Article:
From small businesses to large corporations, business disputes sometimes arise among customers, vendors, employees, other businesses or even with fellow business partners. Dispute mediation is one method a business in conflict might choose in an effort to amicably come to a solution agreeable to both parties.

Upchurch, Watson, White & Max specializes in mediation, arbitration, mediated case management, and special master/special magistrate services throughout Florida and Alabama. Robert Cole, a shareholder and mediation counsel with the firm, gives his four tips on successfully navigating business disputes, whether pre-suit or in litigation.

1) Find a Neutral Location

A neutral environment is needed for the mediation, one that puts both parties at ease. “Parties feel threatened if they have to go to the opposing side’s law firm or corporate offices,” Cole says. “And if people aren’t comfortable, you’re starting off on the wrong foot. They may not be open to discussion and the exchange of ideas needed to get the dispute resolved.”

An ideal site for the mediation needs to be easy to find and have plenty of available parking, Cole notes. He suggests that the site include well-appointed conference rooms and office spaces; available coffee, soft drinks, and water, and if needed, can make arrangements for catered breakfast or lunch so the workday is not interrupted by people leaving the mediation; provide all necessary support services, including Internet, Wi-Fi, fax, telephone, conference, and A/V services; and deliver a welcoming environment.

Executive Suite Professionals (ESP) is a provider of professional Class-A office space ideal for mediation meetings. Its all-inclusive business center in Jacksonville’s EverBank Center includes office suites, meeting rooms, day offices, and client lounges, as well as a professional staff to provide administrative support so the parties can stay on task throughout the conflict resolution.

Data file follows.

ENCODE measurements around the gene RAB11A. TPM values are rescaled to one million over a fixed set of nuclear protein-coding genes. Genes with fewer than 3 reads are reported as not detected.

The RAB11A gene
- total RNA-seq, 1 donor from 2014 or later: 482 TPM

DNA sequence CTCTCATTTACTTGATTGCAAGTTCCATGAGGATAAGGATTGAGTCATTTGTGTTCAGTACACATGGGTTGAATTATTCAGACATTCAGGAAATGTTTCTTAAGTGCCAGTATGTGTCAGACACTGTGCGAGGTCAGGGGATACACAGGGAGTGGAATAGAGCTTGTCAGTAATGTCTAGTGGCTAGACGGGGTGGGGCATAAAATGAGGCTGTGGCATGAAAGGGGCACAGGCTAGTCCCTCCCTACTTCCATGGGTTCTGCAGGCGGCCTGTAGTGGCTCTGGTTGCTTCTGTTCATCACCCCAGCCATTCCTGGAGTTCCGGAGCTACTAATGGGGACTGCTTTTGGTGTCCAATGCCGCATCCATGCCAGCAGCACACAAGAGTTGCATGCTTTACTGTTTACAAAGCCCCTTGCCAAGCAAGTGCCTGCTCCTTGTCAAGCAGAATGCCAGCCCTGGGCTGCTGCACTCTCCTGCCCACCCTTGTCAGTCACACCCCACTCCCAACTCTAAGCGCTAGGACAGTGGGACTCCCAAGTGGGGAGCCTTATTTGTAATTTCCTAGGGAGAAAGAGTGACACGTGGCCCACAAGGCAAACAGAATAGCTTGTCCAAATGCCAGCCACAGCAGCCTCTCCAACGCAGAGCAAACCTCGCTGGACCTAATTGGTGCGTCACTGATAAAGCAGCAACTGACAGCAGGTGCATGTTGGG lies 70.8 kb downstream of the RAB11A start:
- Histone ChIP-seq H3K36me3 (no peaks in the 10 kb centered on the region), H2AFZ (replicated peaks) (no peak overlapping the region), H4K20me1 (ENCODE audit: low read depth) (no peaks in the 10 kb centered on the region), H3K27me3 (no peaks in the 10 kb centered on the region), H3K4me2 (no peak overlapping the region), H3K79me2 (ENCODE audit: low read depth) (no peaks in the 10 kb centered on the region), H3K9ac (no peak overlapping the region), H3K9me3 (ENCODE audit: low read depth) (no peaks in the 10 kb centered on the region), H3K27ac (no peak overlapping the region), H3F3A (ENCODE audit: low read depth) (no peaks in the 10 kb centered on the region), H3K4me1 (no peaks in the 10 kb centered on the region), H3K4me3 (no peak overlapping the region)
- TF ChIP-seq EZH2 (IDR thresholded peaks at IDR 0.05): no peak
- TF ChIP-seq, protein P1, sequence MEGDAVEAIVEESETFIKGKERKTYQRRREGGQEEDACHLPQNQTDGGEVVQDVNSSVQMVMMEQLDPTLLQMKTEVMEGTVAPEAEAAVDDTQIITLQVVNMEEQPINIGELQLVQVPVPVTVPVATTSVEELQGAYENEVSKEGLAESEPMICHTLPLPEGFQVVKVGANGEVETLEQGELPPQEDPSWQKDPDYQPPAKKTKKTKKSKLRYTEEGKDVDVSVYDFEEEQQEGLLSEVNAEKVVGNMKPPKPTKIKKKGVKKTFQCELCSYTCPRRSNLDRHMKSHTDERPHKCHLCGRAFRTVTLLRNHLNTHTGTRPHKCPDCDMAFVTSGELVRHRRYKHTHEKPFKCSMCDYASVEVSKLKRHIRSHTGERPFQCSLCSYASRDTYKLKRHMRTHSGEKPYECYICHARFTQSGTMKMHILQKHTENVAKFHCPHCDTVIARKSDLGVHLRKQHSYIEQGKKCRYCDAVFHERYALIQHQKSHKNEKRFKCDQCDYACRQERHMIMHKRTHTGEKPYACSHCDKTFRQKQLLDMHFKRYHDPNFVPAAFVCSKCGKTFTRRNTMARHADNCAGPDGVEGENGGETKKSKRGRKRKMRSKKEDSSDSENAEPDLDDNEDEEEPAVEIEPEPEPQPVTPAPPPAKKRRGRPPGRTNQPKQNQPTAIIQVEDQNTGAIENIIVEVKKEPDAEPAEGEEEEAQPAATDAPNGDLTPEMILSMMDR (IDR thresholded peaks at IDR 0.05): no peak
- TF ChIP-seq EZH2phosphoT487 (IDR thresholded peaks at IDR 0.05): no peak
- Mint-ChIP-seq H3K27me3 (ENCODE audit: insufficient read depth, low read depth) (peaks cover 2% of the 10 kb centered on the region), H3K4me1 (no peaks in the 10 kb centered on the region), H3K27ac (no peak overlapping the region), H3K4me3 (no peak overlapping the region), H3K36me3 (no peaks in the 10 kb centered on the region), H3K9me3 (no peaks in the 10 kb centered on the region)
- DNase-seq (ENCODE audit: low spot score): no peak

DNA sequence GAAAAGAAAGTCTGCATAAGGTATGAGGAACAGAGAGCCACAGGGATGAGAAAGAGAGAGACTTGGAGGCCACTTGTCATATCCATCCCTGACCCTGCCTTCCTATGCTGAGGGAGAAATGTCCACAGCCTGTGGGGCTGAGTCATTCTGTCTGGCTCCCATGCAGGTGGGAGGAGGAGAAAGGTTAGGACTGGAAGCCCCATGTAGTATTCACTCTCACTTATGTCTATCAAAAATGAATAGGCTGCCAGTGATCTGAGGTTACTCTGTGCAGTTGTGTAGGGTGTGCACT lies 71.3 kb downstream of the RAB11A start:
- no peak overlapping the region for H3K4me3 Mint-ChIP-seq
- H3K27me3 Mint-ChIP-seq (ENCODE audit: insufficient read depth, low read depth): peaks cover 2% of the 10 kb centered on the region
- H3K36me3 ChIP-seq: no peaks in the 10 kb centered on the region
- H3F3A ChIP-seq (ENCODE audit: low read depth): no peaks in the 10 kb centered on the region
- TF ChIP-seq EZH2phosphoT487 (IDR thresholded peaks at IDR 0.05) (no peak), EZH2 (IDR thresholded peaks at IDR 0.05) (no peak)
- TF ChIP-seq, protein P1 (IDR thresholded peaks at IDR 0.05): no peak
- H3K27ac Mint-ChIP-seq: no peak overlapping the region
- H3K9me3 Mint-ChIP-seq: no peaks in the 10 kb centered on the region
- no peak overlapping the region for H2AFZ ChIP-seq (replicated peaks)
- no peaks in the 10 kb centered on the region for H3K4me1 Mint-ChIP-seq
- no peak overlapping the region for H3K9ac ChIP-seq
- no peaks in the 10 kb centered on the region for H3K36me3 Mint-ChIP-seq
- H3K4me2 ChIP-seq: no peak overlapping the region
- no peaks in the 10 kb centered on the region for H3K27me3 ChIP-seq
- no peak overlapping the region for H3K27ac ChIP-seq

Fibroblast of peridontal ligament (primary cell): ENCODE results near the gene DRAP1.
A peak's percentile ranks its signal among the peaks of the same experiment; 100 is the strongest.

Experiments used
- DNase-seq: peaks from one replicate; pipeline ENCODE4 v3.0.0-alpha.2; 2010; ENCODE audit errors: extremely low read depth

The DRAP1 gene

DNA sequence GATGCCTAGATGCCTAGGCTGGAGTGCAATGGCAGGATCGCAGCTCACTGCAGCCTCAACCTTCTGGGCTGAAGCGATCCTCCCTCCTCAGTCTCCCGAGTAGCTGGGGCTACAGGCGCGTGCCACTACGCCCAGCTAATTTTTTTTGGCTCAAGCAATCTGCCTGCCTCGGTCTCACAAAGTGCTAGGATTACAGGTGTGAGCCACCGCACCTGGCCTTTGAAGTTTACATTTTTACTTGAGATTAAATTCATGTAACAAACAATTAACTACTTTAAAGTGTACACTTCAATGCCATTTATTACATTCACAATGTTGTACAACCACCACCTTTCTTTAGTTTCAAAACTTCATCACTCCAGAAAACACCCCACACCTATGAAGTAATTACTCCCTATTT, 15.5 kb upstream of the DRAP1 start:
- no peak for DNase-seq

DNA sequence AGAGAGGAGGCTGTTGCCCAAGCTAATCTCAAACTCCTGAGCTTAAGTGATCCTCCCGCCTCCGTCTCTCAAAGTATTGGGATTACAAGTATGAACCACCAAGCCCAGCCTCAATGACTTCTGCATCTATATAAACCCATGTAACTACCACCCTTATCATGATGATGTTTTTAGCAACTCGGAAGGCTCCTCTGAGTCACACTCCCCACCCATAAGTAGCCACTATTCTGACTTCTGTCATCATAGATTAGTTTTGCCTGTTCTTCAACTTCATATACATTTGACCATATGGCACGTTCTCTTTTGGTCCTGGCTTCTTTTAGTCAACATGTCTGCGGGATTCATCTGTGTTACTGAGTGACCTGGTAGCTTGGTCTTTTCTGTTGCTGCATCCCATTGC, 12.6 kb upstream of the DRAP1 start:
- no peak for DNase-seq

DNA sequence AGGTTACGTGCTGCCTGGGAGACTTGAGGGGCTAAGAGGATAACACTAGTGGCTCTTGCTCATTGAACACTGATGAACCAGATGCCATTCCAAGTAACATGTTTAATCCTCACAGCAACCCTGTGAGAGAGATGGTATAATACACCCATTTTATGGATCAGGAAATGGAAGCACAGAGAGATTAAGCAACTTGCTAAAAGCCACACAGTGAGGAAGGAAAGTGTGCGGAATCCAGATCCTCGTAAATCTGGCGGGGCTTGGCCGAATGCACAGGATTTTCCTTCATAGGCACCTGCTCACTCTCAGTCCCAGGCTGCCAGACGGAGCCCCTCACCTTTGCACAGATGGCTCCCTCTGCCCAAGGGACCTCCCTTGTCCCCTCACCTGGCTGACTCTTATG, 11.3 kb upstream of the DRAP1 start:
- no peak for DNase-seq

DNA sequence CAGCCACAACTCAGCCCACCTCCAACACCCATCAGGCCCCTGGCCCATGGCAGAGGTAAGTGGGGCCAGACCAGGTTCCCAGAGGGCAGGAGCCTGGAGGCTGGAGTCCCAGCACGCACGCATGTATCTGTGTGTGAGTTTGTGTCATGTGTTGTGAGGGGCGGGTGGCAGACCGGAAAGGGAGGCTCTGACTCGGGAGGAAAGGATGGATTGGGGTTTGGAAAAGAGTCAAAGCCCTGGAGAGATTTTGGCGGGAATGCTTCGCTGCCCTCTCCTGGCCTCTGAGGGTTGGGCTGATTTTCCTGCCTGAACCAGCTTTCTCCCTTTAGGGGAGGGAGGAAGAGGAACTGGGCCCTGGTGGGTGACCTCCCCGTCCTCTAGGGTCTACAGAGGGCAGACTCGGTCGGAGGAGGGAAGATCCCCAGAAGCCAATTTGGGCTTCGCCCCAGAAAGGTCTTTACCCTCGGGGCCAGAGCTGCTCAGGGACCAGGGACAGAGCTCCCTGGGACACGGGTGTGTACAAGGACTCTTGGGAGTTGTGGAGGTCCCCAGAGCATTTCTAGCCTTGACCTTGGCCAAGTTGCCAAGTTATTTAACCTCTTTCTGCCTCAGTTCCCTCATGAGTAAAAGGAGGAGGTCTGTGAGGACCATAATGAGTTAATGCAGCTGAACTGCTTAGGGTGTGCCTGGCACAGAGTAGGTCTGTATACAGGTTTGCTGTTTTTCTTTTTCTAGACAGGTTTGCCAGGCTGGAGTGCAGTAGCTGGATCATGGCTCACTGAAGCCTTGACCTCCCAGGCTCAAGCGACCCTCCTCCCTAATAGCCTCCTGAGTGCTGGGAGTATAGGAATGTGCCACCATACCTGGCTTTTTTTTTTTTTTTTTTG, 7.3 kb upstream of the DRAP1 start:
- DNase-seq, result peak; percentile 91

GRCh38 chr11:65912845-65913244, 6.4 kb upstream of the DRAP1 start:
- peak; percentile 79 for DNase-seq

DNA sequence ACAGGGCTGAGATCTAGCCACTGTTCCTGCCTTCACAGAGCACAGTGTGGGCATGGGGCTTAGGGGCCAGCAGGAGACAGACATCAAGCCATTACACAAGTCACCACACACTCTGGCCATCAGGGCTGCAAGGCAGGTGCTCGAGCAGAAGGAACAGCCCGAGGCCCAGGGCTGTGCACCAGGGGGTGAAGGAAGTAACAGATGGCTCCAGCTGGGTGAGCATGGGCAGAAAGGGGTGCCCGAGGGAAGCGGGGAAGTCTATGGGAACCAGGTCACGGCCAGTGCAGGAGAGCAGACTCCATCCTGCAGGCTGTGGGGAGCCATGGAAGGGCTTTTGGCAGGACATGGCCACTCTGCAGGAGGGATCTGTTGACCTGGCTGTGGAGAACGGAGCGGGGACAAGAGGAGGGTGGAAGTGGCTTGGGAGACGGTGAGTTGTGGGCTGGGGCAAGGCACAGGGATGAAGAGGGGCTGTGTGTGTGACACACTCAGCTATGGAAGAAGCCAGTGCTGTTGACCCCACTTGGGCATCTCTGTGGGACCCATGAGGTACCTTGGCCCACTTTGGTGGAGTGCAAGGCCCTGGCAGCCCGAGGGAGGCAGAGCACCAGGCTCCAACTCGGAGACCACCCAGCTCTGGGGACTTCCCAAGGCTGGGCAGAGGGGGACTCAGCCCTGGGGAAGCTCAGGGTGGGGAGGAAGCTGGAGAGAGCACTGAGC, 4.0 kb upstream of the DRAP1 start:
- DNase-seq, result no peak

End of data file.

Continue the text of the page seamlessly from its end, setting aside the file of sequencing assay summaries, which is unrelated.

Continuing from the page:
2) Select the Right Mediator

You want a mediator with experience in commercial litigation who understands business practices, as well as controlling laws, statutes, and regulations that relate to the business dispute. The mediator needs to be prepared to reduce any hostility or hard feelings between the parties and help them engage in a meaningful dialogue.

“The mediator has to effectively communicate both sides and relate those positions to each other,” Cole says. “He or she should be able to sort out what the most important issues are and understand the real issues of the dispute—and not spend a lot of time or effort on extraneous issues.”

3) Choose the Right Client Representative

Both parties should make sure they select the right client representative to attend the mediation. That person should be in a position of authority and can make binding decisions on behalf of the party. “Have someone attend who is going to be able to listen to both sides and appreciate the other side’s issues and concerns,” Cole recommends.

4) Make Sure Your Dispute is “Ripe” for Mediation

A sufficient exchange of information should take place between both parties before it’s elevated to mediation, so that all have a clear understanding of the issues to be mediated.

Following these steps is the best way to reach the ultimate goal: the parties resolving the case on terms that are acceptable to both sides, and a settlement that meets the current and future needs of each party, Cole says.

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